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Spokane, Washington  Est. May 19, 1883

Washington residents with felonies may soon automatically have voting rights restored, but not for 2021 general election

Washington state Rep. Tarra Simmons, D-Bremerton, holds blank voter registration forms as she poses for a photo at her home Dec. 9 in Bremerton. Simmons was incarcerated herself before being released and becoming a lawyer. “Her success is what we want for all people who are completing their prison term,” Sen. Patty Kuderer, D-Bellevue, said during a floor debate on restoring voting rights for felons. “Let’s give that opportunity to others as well by restoring their voices and their right to vote.”  (Associated Press)

As of this election cycle, those convicted of a felony in Washington can have their voting rights restored upon completing community supervision with the Department of Corrections, but beginning in 2022, those rights will expand even further.

The Legislature passed a bill in 2021 that automatically restores the right to vote for those convicted of a felony, as long as they are not serving a sentence in total confinement. That means even those currently on parole or under some community custody will be able to vote. But that law doesn’t go into effect until Jan. 1, 2022.

For this November’s general election, those with felonies can have their voting rights restored upon completion of community custody. When their right is restored, either through a certificate of discharge, court order, final order of discharge or certificate of restoration, they can re-register to vote with the secretary of state’s office.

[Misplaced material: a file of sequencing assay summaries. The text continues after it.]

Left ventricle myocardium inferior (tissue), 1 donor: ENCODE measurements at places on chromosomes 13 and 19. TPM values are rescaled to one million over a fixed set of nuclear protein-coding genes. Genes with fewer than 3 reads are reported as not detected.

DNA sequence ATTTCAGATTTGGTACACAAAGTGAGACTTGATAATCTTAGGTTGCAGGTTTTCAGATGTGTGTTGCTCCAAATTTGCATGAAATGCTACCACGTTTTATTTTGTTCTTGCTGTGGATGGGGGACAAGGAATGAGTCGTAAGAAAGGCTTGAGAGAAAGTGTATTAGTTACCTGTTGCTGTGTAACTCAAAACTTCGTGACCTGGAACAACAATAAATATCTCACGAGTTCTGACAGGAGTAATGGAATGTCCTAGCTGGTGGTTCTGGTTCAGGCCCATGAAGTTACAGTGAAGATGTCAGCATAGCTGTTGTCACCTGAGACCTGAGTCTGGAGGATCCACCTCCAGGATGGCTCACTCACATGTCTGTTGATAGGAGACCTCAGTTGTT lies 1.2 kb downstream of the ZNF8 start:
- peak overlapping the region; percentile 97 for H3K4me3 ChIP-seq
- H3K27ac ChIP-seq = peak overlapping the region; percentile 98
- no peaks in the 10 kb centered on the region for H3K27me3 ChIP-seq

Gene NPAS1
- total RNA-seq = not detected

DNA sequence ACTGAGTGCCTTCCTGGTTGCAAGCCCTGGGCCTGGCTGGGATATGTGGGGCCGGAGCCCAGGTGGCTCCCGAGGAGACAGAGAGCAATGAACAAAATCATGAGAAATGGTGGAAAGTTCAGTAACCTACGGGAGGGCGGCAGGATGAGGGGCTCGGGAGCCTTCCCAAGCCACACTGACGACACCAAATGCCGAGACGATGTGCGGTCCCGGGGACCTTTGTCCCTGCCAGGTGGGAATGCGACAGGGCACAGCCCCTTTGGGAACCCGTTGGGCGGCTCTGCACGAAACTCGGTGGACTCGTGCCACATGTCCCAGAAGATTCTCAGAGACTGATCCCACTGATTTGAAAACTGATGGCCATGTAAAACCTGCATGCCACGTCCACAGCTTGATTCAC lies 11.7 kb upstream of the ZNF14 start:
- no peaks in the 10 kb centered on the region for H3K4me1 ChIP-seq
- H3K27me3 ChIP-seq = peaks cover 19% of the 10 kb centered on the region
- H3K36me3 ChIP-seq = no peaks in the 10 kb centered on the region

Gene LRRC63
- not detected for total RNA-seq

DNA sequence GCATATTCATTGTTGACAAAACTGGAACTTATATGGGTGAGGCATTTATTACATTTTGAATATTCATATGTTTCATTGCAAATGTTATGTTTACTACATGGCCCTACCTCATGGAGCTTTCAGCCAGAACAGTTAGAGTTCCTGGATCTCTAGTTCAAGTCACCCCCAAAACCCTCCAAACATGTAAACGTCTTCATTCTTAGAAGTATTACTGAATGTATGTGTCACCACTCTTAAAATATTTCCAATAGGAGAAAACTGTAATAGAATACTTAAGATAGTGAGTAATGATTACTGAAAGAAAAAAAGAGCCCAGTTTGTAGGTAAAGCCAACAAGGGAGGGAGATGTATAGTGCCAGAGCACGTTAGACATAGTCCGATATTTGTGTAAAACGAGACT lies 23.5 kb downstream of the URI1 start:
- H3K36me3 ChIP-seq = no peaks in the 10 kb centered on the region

Registering can be done online at or mailing or turning in-person a form to their county elections department.

When the Legislature’s new law goes into effect in 2022, those with felonies will have their voting rights automatically restored upon release, as long as they are not serving a sentence in total confinement. Total confinement means 24-hour confinement inside a facility or institution operated by the Department of Corrections.

Laurel Demkovich's reporting for The Spokesman-Review is funded in part by Report for America and by members of the Spokane community. This story can be republished by other organizations for free under a Creative Commons license. For more information on this, please contact our newspaper’s managing editor.